With the aging of the world’s population, the burden of osteoarthritis (OA) is rising relentlessly, posing enormous costs and challenges to the healthcare system. OA is by far the most common musculoskeletal condition and a major source of chronic pain and disability.1 The increasing number of patients seeking treatment for OA could very well cause a global financial crisis in the near future. Any hope for avoiding being hit by the storm is fading because few advances in the development of treatments to reduce the progression of the disease have been achieved.
Although some progress has occurred in the symptomatic treatment of the disease, it has been relatively modest, leaving a significant number of patients to live with a painful and crippling disease. Surgery, particularly of weight-bearing joints, has been a useful treatment for end-stage OA.2 The need for such an approach is the obvious result of the lack of an otherwise effective medical treatment. The questions to ask at this time are important: What went wrong with the development of therapy in this field of medicine? Why are we faced with such a desperate situation after so much time and effort? Going back in time may help us to understand the situation we are facing today concerning the management and treatment of OA.
Decades ago, the burden of OA was much less of a concern from a medical point of view due to the shorter life expectancy of the population. Significant progress in medical care and, more particularly, in the treatment of medical conditions such as cardiovascular diseases and cancer has contributed substantially to increasing life expectancy as well as increasing awareness of the importance of the quality of life. Degenerative diseases linked to aging, such as OA and Alzheimer’s disease, are the aftermath of such a demographic change. This unforeseen increase in the number of patients suffering from these chronic debilitating diseases has resulted in a shortage of effective solutions.
Despite many experimental obstacles, important progress has been made in understanding the pathophysiology of OA. Different biomechanical and biochemical pathophysiological pathways leading to disease development and progression have been identified through major research efforts.3.4 Moreover, clinical and epidemiological studies and new imaging technology have helped identify important risk factors associated with OA progression and symptoms. For instance, a number of risk factors for disease progression, such as bone marrow lesions, meniscal alterations, and synovitis, have also been associated with OA symptoms.5-8 Interestingly, these latter findings are consistent with those from preclinical research in large animal models, providing support to the results of such investigation.9,10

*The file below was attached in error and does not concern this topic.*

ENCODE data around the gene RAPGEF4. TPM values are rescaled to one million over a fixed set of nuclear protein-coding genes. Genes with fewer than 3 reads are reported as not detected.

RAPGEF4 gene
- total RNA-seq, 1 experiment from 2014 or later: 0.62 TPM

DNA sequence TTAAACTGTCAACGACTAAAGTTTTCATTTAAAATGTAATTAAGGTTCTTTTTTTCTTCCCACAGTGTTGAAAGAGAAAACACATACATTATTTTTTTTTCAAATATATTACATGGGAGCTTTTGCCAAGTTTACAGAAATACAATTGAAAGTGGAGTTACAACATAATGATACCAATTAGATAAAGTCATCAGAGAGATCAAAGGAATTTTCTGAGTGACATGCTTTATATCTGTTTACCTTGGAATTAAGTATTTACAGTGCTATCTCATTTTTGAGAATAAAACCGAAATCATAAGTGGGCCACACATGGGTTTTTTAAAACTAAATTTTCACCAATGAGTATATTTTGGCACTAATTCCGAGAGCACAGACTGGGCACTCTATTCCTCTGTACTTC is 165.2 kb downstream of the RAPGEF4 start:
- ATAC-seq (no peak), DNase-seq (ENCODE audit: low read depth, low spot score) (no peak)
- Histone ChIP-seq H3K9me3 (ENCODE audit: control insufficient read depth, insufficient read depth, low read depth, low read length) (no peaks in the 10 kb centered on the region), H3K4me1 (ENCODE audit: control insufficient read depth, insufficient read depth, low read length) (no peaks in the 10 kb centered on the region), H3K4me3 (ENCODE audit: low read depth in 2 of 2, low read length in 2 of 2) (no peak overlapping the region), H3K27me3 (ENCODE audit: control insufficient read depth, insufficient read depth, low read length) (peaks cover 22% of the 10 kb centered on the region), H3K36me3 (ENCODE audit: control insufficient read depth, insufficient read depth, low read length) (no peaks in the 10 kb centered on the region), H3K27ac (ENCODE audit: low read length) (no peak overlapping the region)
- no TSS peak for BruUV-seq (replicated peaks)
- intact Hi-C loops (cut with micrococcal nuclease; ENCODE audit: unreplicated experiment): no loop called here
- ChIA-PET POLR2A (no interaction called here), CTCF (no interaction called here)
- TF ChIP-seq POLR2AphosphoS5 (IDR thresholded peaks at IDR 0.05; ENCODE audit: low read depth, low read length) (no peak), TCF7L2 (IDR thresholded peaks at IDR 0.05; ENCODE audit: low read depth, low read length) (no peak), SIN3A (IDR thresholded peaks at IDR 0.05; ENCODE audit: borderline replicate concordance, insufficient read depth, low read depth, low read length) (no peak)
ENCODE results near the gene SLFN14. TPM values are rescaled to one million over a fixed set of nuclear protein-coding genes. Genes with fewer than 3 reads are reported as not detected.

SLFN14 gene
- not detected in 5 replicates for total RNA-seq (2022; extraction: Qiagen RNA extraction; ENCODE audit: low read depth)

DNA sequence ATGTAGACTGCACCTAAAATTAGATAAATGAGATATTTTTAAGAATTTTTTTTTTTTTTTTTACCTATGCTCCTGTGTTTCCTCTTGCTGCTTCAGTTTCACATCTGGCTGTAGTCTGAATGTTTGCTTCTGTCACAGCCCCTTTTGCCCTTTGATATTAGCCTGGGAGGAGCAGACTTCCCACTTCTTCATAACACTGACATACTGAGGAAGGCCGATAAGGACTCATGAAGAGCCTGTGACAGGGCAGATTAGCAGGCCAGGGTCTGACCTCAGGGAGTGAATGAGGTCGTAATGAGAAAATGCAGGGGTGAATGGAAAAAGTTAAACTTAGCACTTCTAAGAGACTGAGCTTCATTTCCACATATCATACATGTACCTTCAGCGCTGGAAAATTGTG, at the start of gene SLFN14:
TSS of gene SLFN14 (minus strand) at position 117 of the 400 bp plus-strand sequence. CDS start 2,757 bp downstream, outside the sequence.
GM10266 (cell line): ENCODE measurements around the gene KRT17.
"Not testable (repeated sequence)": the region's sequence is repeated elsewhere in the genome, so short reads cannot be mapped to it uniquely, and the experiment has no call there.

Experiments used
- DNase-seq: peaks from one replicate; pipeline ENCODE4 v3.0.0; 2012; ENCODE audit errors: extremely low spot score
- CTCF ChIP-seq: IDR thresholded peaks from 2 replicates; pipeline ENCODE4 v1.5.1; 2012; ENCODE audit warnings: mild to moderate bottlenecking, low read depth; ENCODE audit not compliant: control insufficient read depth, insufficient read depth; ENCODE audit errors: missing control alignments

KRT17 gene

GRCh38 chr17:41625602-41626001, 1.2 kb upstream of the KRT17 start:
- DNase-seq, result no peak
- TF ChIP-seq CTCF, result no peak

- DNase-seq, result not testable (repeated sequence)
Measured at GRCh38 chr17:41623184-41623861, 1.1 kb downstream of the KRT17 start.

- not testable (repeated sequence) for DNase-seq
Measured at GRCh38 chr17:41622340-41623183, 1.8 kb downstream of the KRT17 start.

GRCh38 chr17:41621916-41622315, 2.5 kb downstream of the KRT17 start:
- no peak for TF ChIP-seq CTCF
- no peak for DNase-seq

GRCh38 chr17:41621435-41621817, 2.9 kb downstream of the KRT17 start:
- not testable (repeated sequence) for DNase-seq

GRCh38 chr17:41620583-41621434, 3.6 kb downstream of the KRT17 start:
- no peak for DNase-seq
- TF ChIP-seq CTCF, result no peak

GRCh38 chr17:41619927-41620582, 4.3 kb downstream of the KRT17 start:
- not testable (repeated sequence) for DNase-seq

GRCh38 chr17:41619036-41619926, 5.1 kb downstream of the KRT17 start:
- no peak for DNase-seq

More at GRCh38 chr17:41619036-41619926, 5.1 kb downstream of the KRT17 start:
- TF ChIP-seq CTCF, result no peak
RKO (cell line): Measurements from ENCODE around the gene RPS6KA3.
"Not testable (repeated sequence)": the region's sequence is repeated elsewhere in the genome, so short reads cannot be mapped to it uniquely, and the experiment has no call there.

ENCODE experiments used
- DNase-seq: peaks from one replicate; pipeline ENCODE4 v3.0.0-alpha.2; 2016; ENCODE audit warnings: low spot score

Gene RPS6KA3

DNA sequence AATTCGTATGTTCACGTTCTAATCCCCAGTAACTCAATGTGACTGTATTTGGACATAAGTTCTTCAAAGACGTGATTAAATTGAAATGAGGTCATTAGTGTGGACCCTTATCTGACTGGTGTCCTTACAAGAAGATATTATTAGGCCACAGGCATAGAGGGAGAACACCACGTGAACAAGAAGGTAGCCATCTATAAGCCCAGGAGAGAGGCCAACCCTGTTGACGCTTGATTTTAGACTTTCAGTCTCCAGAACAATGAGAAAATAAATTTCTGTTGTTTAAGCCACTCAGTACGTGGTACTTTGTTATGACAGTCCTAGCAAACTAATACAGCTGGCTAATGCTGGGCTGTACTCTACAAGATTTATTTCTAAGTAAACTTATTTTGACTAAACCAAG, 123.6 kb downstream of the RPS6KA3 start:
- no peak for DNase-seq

The increasing number of patients seeking treatment for OA could very well cause a global financial crisis in the near future. Any hope for avoiding being hit by the storm is fading because few advances in the development of treatments to reduce the progression of the disease have been achieved.
An important underlying question in this field relates to the etiopathogenesis of the disease and whether OA is homogeneous in nature. Is the process leading to OA the same from one joint to another, from weight-bearing to non–weight bearing joints, from peripheral to central joints, and between individuals? This query remains largely unanswered and is most relevant in the context of the development of disease-modifying treatments for OA.11 Moreover, the fact that a considerable amount of information available on OA is derived from studies performed on weight-bearing joints may possibly create a bias in the development of new therapies. In that context, the choice of preclinical animal models to study OA should also be carefully examined, ensuring the reproducibility of disease characteristics as in the natural disease.9
OA Treatment: From Symptoms to Structural Changes
The knowledge gained from preclinical and clinical research in OA has led to the development of a large number of programs aimed at targeting different disease mechanisms responsible for disease symptoms and structural changes. As mentioned with regard to disease symptoms, a number of local and systemic treatments have been developed that can provide patients with some degree of relief, improving the quality of life.1,2 However, there remains a high level of unmet needs.1 Furthermore, some of the treatments, such as nonsteroidal antiinflammatory drugs and narcotics, can cause significant side effects, which are a concern in the aging OA population. Likewise, acetaminophen, the first-line agent recommended by most practice guidelines, has also been demonstrated to have potential toxicity; authorities now recommend its use with caution.12 The use of symptomatic slow-acting drugs in OA (SySADOA) has become an interesting alternative and has been proven effective, despite criticism.2